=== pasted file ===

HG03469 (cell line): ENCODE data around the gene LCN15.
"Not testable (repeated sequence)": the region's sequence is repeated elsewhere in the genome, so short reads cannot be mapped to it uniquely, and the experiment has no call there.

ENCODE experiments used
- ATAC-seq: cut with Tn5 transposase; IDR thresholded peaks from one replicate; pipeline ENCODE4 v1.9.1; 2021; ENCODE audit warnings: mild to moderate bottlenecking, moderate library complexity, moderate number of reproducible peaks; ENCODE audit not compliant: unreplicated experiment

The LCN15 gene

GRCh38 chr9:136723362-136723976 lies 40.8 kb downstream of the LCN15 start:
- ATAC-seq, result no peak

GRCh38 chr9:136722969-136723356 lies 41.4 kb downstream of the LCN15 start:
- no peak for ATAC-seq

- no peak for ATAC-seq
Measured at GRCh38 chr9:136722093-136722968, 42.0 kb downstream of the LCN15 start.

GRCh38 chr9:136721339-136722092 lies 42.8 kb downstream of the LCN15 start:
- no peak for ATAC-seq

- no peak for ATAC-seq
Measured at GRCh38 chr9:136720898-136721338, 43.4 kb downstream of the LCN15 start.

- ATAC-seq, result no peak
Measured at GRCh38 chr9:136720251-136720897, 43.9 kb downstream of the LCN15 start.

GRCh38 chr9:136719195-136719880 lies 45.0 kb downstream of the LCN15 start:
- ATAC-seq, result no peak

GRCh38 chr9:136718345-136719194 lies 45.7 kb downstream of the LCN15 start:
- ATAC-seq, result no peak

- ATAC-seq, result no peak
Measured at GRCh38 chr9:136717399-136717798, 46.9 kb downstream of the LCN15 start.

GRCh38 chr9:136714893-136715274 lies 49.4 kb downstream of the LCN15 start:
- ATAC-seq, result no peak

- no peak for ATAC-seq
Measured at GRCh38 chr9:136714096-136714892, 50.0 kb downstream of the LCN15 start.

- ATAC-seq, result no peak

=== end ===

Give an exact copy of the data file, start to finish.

HG03469 (cell line): ENCODE data around the gene LCN15.
"Not testable (repeated sequence)": the region's sequence is repeated elsewhere in the genome, so short reads cannot be mapped to it uniquely, and the experiment has no call there.

ENCODE experiments used
- ATAC-seq: cut with Tn5 transposase; IDR thresholded peaks from one replicate; pipeline ENCODE4 v1.9.1; 2021; ENCODE audit warnings: mild to moderate bottlenecking, moderate library complexity, moderate number of reproducible peaks; ENCODE audit not compliant: unreplicated experiment

The LCN15 gene

GRCh38 chr9:136723362-136723976 lies 40.8 kb downstream of the LCN15 start:
- ATAC-seq, result no peak

GRCh38 chr9:136722969-136723356 lies 41.4 kb downstream of the LCN15 start:
- no peak for ATAC-seq

- no peak for ATAC-seq
Measured at GRCh38 chr9:136722093-136722968, 42.0 kb downstream of the LCN15 start.

GRCh38 chr9:136721339-136722092 lies 42.8 kb downstream of the LCN15 start:
- no peak for ATAC-seq

- no peak for ATAC-seq
Measured at GRCh38 chr9:136720898-136721338, 43.4 kb downstream of the LCN15 start.

- ATAC-seq, result no peak
Measured at GRCh38 chr9:136720251-136720897, 43.9 kb downstream of the LCN15 start.

GRCh38 chr9:136719195-136719880 lies 45.0 kb downstream of the LCN15 start:
- ATAC-seq, result no peak

GRCh38 chr9:136718345-136719194 lies 45.7 kb downstream of the LCN15 start:
- ATAC-seq, result no peak

- ATAC-seq, result no peak
Measured at GRCh38 chr9:136717399-136717798, 46.9 kb downstream of the LCN15 start.

GRCh38 chr9:136714893-136715274 lies 49.4 kb downstream of the LCN15 start:
- ATAC-seq, result no peak

- no peak for ATAC-seq
Measured at GRCh38 chr9:136714096-136714892, 50.0 kb downstream of the LCN15 start.

- ATAC-seq, result no peak